Minimizing Pesticide Drift
These guidelines that are to be followed whenever any chemical spray application is required on agriculture fields and/or crops.
The procedures here establish uniform guidelines designed to ensure that all agricultural chemical spray applications are performed in such a manner that the possibility of residual drift is minimized. These requirements also are designed to ensure that procedures and practices are in place to safeguard the health and safety of all employees and surrounding research projects.
The safety of all employees or visitors at the KARE facility should be foremost in any chemical spray application. The applicator shall make a visual observation of the area that the application is to be made. The applicator shall visually check the primeter of the field to assure there is no one in the close proximity. The applicator is ultimately responsible for the prevention of drift.
Use as coarse a spray as possible that will still allow good coverage and control. For sprays, use formulations which give large diameter (150 - 200 microns or larger) spray droplets. Droplet size is one of the most important factors affecting drift. Use a larger nozzle and lower pressure to produce a coarse spray which achieves the same rate of application.
Don't apply pesticides under windy or gusty conditions; don't apply at windspeeds over 5 mph. Read the label for specific instructions.
Maintain adequate buffer zones to insure that drift does not occur off the target area. Read the label. Be aware of adjacent crop potential conflict with the label of the chemical you are using.
Choose an application method and a formulation that is less likely to cause drift. After considering the drift potential of a product/formulation/application method, it may become necessary to use a different product to reduce the chance of drift.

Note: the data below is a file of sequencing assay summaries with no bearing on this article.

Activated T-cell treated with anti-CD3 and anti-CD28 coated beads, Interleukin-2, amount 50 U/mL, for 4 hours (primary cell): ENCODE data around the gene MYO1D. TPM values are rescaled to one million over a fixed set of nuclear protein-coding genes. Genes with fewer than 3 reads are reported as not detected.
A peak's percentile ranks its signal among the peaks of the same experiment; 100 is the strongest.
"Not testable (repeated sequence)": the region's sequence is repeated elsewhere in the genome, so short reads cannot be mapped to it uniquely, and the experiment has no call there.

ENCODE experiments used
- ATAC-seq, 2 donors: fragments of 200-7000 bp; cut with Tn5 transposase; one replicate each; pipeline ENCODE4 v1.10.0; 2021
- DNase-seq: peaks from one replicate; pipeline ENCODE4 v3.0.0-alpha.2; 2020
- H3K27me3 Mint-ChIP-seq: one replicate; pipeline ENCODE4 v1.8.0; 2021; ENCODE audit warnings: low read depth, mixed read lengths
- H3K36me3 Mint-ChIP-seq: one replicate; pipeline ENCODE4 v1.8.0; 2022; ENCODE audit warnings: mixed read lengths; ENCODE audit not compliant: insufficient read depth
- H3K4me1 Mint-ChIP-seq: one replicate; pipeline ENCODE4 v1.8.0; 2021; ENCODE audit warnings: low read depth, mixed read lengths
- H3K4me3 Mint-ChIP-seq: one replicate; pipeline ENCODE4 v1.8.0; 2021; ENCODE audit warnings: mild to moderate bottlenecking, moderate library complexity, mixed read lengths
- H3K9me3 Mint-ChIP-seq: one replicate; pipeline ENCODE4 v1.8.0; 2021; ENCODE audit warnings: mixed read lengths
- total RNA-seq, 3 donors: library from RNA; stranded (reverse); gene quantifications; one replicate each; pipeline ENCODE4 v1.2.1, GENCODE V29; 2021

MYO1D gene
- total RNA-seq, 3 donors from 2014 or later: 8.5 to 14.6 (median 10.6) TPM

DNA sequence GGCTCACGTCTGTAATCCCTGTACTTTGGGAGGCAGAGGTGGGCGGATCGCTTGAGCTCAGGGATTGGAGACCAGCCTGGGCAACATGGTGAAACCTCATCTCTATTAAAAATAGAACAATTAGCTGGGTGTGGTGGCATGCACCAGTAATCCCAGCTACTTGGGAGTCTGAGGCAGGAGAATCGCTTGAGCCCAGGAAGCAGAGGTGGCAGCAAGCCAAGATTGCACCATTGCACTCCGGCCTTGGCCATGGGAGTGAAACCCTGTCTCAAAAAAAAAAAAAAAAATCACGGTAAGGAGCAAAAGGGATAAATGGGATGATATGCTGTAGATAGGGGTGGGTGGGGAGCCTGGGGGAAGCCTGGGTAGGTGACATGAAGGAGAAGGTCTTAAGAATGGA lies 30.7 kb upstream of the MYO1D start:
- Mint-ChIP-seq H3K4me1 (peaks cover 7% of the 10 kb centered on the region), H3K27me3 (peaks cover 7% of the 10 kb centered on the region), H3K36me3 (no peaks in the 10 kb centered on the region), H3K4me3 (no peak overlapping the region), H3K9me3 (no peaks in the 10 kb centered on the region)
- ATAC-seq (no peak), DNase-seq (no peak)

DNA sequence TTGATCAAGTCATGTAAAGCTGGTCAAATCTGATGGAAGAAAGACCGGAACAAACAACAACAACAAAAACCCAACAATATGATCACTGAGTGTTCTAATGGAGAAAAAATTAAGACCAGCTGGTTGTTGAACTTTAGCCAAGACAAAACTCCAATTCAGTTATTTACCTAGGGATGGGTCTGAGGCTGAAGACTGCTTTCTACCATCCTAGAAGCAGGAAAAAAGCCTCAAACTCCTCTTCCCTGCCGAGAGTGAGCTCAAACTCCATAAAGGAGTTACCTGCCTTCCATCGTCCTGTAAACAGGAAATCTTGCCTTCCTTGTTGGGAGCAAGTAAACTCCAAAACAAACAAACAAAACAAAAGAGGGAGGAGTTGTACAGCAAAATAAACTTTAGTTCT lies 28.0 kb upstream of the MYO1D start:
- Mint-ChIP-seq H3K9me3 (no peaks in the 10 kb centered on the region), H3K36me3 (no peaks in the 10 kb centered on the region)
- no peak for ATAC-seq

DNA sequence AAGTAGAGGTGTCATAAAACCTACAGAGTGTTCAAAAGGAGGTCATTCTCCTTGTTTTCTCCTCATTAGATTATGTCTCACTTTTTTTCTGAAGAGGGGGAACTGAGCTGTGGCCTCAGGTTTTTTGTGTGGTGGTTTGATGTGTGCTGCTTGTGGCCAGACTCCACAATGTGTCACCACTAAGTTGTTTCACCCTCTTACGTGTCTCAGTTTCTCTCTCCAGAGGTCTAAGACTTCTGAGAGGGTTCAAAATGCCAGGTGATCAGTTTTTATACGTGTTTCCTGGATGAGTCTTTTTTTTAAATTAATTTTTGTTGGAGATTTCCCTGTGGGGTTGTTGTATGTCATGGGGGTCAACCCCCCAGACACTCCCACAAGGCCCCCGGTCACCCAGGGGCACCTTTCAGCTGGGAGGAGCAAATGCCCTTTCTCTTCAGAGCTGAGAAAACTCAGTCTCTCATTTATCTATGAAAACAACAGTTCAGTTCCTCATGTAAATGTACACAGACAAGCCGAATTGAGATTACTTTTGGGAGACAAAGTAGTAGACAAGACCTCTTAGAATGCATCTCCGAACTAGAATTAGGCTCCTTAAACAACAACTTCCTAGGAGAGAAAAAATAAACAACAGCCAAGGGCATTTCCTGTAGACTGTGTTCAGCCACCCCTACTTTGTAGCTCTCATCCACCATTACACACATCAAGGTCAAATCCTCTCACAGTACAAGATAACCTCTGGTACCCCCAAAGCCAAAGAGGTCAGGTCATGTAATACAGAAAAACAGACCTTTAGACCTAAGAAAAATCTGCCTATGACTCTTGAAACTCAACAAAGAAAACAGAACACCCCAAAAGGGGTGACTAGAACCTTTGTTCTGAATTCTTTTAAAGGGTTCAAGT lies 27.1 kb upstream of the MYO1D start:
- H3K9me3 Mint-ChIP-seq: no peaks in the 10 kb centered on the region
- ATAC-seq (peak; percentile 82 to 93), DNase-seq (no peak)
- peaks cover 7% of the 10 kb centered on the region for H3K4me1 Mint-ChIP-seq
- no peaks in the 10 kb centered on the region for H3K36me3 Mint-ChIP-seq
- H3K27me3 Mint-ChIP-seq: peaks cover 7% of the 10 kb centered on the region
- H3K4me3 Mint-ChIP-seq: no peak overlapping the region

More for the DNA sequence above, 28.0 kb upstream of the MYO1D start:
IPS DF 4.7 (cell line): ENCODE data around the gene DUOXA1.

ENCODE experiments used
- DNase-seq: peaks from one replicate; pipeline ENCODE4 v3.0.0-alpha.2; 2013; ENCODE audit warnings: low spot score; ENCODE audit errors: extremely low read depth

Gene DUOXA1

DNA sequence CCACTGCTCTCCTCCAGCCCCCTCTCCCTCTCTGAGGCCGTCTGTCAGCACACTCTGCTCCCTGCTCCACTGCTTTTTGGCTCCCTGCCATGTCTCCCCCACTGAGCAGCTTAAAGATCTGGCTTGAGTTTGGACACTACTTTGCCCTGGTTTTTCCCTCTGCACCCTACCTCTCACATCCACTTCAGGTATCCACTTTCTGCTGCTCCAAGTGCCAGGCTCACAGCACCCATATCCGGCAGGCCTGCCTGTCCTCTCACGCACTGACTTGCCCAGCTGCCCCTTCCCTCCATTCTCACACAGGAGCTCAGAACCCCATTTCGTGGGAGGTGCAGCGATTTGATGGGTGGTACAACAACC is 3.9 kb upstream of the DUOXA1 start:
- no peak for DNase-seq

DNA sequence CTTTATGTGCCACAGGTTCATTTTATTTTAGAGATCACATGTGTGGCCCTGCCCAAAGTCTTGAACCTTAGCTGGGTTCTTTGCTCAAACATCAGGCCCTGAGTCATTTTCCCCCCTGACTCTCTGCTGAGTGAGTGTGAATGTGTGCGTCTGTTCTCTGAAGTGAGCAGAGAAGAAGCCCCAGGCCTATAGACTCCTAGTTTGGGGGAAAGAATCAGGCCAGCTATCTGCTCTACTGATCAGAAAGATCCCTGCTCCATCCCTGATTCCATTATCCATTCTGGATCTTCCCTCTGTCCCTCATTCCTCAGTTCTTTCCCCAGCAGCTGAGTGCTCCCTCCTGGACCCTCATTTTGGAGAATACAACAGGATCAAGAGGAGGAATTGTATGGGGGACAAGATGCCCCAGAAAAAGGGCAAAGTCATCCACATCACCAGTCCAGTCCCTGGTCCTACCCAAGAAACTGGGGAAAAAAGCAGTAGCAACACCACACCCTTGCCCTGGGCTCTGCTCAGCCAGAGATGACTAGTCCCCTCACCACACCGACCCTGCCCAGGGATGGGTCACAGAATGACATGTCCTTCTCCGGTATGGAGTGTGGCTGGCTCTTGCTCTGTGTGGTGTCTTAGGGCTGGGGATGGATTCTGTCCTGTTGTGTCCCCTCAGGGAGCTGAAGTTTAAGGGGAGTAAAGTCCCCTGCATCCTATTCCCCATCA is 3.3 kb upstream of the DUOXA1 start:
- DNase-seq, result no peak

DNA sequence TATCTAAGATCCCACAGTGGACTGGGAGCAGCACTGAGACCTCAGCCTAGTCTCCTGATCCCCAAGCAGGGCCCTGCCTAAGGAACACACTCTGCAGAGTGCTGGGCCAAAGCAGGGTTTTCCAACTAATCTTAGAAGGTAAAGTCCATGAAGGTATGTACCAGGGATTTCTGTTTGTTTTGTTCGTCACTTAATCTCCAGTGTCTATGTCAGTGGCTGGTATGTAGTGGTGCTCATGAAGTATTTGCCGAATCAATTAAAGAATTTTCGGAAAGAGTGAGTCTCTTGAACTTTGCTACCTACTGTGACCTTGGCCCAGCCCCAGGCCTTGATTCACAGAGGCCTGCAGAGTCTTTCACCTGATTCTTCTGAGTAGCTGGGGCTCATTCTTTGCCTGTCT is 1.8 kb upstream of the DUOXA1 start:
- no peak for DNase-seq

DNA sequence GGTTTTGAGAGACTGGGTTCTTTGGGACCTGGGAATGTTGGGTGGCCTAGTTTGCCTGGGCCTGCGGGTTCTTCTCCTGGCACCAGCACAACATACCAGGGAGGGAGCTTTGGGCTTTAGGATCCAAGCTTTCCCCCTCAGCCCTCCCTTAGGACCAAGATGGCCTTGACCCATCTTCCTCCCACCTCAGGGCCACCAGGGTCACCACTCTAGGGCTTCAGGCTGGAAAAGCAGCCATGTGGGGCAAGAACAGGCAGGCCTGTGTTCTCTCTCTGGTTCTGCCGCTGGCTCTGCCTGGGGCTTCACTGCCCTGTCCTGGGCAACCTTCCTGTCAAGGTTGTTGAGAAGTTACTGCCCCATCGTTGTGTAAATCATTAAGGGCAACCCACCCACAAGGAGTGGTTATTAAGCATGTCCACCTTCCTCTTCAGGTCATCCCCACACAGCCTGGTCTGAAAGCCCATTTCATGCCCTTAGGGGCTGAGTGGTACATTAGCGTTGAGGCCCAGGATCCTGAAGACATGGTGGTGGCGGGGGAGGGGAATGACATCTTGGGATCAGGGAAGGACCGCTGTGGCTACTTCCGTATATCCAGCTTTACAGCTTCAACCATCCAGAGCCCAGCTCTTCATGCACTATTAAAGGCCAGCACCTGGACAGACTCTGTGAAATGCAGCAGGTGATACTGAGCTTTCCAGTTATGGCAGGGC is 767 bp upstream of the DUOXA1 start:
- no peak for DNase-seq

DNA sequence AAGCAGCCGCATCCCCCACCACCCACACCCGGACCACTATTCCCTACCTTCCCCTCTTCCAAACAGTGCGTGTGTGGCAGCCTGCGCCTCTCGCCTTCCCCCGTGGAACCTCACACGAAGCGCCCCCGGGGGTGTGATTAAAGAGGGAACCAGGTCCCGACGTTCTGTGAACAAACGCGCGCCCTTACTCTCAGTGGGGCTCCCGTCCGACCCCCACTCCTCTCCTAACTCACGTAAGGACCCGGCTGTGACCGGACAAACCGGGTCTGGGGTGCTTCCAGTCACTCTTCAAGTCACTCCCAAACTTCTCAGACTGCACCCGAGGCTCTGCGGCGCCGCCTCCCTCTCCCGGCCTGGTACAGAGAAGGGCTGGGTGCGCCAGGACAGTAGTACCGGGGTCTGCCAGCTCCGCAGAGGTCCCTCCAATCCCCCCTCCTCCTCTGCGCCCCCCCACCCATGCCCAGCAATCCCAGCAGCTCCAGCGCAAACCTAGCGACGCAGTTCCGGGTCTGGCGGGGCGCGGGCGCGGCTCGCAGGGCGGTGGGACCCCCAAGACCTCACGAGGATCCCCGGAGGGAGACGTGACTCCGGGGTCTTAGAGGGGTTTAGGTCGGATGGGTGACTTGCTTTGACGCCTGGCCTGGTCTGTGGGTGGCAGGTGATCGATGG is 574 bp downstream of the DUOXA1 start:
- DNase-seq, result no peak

Use drift control/drift reduction agents. These materials are basically thickeners and are designed to minimize the formation of droplets smaller than 150 microns. They help produce a more consistent spray pattern and aid in deposition. Some of these are: Chem-Trol, Intac, Lo-Drift, Nalco-Trol, Nalco-Trol II, StaPut, Wind-Fall, and Arborchem 38-F.
Choose the formulation carefully. Water-based sprays will volatilize more quickly than oil-based sprays. However, oil- based sprays can drift farther because they are lighter, especially above 95° F.
Apply pesticides early in the morning or late evening; the air is often more still than during the day. However, be aware of totally stagnant air conditions which may produce a "chemical cloud" harmful to workers nearby.
Don't spray during thermal inversions, when air closest to the ground is warmer than the air above it. When possible, avoid spraying at temperatures above 90°-95° F, ideally not over 85° F.
Use a solid cone or fan spray nozzle. These produce larger droplet sizes than hollow cone nozzles.
Check your system for leaks. Small leaks under pressure can produce very fine droplets.
Determine wind direction and take this into account in determining application timing, equipment and whether or not to make an application. The wrong wind direction can cancel out everything else you have done to reduce drift.
For applications of liquid and dry formulations, shrouds or skirts attached over or behind the application equipment can help prevent spray droplets and pesticide particles from becoming airborne.
The use of air blast sprayers in orchards is a highly visible application method with significant potential for drift problems. Be sure the machine is properly adjusted to direct the spray into the tree canopy. On most sprayers, one or more of the upper nozzles will not deliver spray to the tree and should be shut off. Use only the nozzles that actually deliver spray to the tree.
For ground rigs and hand sprayers, use low pressures and don't spray too close to the target surface to reduce spray-back aerosol.